Katie Taylor faces French rival as she goes for gold

Olympic champion aiming for 18th major title in her bout against Estelle Mossely

Katie Taylor in action against Azerbaijan’s Yana Alekseevna in the women’s light 57-60kg semi-finals in Baku. Photograph: Ryan Byrne/Inpho

And there's still no stopping Katie Taylor.

It doesn't get any easier, although in securing her place in the gold medal bout at these European Games, and title shot number 18, Taylor may well have got through her hardest fight of these championships. Not that anyone is putting the gold medal around her neck just yet.

The only opponent left standing before her now is Estelle Mossely from France, and while she'll certainly be no pushover, she can't be any harder than Yana Alekseevna, the local Azerbaijani who pushed Taylor every second of their incredibly tense four-round semi-final – before losing out on a split-decision.

Previous bouts

The boxers take to the ring (2.0pm Irish time) with a vastly contrasting record: at 22, this is Mossely’s first major lightweight final, and she’s lost both her previous bouts with Taylor (at the World and


European Union

Championships) on unanimous decisions.

Taylor has won five World Championships, five European Union Championships, six European Championships, and of course her Olympic gold in London 2012, a record that suggests Mossely may be a little bit out of her depth.

Taylor doesn’t see it that way. “I’ve faced her a few times before, and she’s always a tricky opponent, quite cagey,” she said. “She’s come through some tough fights, and I expect this one to be very tough as well.

“But I’m just delighted to have another gold-medal fight now. My semi-final was very close, and she [Alekseevna] is one of the top boxers.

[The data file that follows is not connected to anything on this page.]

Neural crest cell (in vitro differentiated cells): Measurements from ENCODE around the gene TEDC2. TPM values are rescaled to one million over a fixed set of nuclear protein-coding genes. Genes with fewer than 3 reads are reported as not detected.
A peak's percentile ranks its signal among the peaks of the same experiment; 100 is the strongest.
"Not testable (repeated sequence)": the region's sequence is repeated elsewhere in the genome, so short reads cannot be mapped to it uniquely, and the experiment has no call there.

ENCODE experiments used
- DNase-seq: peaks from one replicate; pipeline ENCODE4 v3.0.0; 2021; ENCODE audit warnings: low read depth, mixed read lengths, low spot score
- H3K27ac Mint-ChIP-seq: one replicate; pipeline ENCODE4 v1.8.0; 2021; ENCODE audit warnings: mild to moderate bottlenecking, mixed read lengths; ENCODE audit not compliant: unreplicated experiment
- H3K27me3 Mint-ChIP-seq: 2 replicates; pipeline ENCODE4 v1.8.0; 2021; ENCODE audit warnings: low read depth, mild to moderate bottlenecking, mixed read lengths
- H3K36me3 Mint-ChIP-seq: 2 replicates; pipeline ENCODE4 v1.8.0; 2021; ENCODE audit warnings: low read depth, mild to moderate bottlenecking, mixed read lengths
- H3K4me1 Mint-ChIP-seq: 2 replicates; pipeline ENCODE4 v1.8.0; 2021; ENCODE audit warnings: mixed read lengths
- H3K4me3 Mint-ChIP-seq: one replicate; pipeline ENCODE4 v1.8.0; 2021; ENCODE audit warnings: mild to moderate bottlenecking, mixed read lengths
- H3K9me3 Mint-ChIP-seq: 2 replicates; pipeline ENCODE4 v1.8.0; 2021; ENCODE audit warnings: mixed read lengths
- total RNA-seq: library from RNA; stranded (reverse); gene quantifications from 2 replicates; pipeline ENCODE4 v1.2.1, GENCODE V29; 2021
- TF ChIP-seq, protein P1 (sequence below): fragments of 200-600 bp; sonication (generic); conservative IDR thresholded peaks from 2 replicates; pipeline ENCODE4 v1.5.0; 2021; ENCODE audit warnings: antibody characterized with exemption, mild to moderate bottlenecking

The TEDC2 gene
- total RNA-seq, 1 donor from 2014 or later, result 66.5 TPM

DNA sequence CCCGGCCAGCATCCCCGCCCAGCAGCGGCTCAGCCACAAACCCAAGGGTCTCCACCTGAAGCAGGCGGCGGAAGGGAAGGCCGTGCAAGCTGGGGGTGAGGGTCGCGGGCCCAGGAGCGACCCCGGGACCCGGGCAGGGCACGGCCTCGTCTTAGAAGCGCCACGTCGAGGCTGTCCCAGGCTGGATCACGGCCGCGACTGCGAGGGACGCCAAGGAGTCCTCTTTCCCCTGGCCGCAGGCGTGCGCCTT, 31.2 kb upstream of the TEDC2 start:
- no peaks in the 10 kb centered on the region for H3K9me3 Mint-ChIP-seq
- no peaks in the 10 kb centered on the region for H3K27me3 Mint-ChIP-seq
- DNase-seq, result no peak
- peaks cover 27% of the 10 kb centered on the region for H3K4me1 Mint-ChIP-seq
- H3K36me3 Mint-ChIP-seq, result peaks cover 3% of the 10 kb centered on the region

“I felt I won a lot of rounds quite clearly, but there have been a few rounds given against me. But I think experience is everything in these big fights. You can’t buy experience, and I’ve been in this situation so many times before. I know how it feels to lose fights as well, and I never want to feel that way again.”

There was a feeling at the end that Taylor may well have lost, all three judges splitting the four rounds evenly between Taylor and Alekseevna, before awarding it to the Bray fighter on a split-decision. It was unquestionably the most anxious wait for a decision since Taylor's Olympic gold medal bout in London, particularly with a partisan Baku crowd making their feelings known. What possibly won it for the Bray fighter were the strong punches towards the end of the last round, just as at judges were making their minds up.

“Yeah, things like that definitely catch the judges’ eye, at end of the round as well. That cemented the fourth round for me. I felt I was down after the third round, and had to put the pressure on her again, try to win the round clearly. That last round was all about heart, and it was close.”

Alekseevna was more than gracious in defeat, describing Taylor as her “idol”, yet at 27 she is improving every season – and is already looking like the main challenger to Taylor’s Olympic title next year.

Tiny step

“It was a strong competition, and just a tiny step prevented me from winning. She is a worthy opponent, and I don’t feel pity [sic] to be defeated by her. She is my idol, after my father. I am a fan of Katie. But I have shown a different, more confident fight than in World Championships [where she lost to Taylor].”

Mossely also believes she’s improving, especially after winning all four rounds in her semi-final bout against Germany’s Tasheena Bugar.

“No, this is not my best performance,” she says. “I hope the final is my best performance. I have boxed with Katie two times, and each time I lost, but the second time was close. I think this one will be the closest.

“I’ve been analysing her fights a lot, with my trainer and I think it’s possible to win. Her speed and her pressuring, and she has good eyes. I think these are her strong points.”

There will also be a gold medal bout for Michael O'Reilly (3.15pm), who was given a bye into his middleweight final against another Azerbaijani, Xaybula Musalov, after his scheduled opponent, the Russian Maxim Koptyakov, withdrew because of a failed medical, having suffered an cut eye in his quarter-final.

Ian O'Riordan

Ian O'Riordan

Ian O'Riordan is an Irish Times sports journalist writing on athletics